In chasing the F-35 work, however, there is no guaranteed share for Italy as there was with the Typhoon, which had a clear workshare agreement among the partners.
The mantra for the U.S.-led F-35 program and its nine partners since development began in 2001 has been that no country will gain work at a cost to the program—any country seeking special technology or work must do so with no impact on the aircraft's price.
“Before, we were just playing in a safe situation,” says air force Lt. Gen. Claudio Debertolis, secretary general of defense and national armaments director for Italy. “With the Joint Strike Fighter, I have to gain the work for Italy.” Full final-assembly and eventual repair work could support jobs for about 10,000 workers in Italy, including Alenia and a host of small businesses around the country, says Debertolis, who heads up the industrial policy function for the Italian defense ministry.
The military is making “relatively small” investments with small businesses in areas such as materials and tooling to position them for F-35 work. Debertolis hopes this will not only invigorate the aerospace community, but also spark Alenia to become more competitive for the benefit of the Italian military, as well as a stronger competitor in the global market. “Alenia was used to being protected, to have a guaranteed profit [and] now, for the future, they need to be more competitive,” he says.
Alenia, however, is less optimistic. The Eurofighter employs people today, while the F-35 has no guarantee of significant employment. Perhaps most troubling to Alenia is that the company is carrying the financial liability for the time it will take for its workers to become as efficient as those working in Fort Worth for the last five years.
It is called a learning curve—the time it takes workers to reach optimum efficiency. Already producing the fifth lot of aircraft, Lockheed Martin's workers have cut costs more than $100 million per F-35A and are working down a strong learning curve as volume buys are expected to increase. But Lockheed also had the benefit of cost-plus contracts with the Pentagon for the first four years of production, allowing the company to pass most learning curve costs—such as excess work owing to supply issues—on to the government.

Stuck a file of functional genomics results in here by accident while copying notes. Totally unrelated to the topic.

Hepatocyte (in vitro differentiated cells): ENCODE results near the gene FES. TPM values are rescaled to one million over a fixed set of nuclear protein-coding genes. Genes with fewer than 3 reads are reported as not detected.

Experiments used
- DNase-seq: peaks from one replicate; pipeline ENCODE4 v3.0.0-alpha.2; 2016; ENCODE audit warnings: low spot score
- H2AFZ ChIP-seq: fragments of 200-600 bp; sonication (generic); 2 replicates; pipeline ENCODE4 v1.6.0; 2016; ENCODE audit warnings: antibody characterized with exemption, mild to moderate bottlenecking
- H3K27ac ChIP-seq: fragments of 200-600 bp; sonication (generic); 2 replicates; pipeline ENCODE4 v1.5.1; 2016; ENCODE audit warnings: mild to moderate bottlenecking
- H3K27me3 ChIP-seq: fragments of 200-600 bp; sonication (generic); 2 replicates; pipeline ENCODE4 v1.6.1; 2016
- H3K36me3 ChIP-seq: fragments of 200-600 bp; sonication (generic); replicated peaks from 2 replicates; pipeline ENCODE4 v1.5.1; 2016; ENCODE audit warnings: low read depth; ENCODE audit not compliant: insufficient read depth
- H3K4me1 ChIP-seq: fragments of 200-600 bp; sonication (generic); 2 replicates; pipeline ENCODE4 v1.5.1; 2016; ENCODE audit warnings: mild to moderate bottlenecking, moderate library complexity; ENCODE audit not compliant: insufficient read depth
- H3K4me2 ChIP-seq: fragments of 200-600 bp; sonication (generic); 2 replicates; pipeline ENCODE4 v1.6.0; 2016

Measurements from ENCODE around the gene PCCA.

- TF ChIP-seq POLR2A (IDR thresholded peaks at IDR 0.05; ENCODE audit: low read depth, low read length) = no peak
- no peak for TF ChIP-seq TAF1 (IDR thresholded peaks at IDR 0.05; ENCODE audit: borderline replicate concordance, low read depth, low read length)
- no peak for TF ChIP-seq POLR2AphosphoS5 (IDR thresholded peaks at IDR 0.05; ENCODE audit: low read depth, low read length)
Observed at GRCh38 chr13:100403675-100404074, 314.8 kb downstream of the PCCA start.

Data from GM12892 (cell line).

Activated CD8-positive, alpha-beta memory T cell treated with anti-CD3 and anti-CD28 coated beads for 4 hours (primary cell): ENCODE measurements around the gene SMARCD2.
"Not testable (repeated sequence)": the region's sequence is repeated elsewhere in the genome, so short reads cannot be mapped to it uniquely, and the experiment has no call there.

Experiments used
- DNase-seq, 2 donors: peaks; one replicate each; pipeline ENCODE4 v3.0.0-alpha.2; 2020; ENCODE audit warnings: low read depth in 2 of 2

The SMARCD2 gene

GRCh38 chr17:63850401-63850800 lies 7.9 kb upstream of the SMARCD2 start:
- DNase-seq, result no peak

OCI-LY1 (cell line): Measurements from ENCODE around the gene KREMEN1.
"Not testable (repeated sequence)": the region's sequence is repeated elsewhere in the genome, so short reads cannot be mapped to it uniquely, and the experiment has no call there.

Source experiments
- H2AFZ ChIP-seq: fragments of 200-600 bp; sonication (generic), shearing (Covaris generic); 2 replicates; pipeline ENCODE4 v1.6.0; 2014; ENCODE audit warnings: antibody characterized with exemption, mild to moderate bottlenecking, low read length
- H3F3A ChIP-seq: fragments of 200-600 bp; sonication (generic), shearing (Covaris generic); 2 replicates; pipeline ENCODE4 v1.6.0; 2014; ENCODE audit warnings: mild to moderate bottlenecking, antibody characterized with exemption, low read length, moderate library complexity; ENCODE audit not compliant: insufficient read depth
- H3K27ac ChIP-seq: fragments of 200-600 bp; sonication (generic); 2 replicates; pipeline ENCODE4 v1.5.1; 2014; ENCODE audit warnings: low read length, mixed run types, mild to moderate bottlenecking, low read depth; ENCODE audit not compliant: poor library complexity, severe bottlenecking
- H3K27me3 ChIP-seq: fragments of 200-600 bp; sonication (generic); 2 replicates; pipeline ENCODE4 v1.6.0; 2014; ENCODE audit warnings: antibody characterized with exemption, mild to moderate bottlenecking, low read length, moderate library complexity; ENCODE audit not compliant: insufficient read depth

Alenia, in contrast, will not have that advantage. The first of six jets to be on contract—three each in low-rate, initial production (LRIP) Lots 6 and 7—will be under a fixed-price contract between both the Pentagon and Lockheed Martin and, accordingly Lockheed Martin and Alenia.
The F-35 program will not assume the cost for these early years of Italian work. Esposito says the Italian ministry of defense, for now, is also unwilling to underwrite the work. “We don't want to pay for the loss,” says Debertolis. “So, they have to be competitive. They have to reduce their profit margin. Our small industry is already used to that.” Lupoli, however, notes that “There is no upfront guarantee for the gap [but] we will come to the table” to discuss the issue depending on the size of the loss.
Though not offering direct reimbursement for operating in the red on early LRIP lots, the Italian air force paid for the FACO facility and is helping with risk-reduction measures. This includes the use of air force facilities to begin building F-35 wings. Lockheed Martin and Alenia signed a long-term agreement in February for production of the first 130 wing “equivalents” (or 130 of each of the major wing components). Six years of guaranteed work helps mitigate Alenia's risk in underwriting the learning curve on the wings.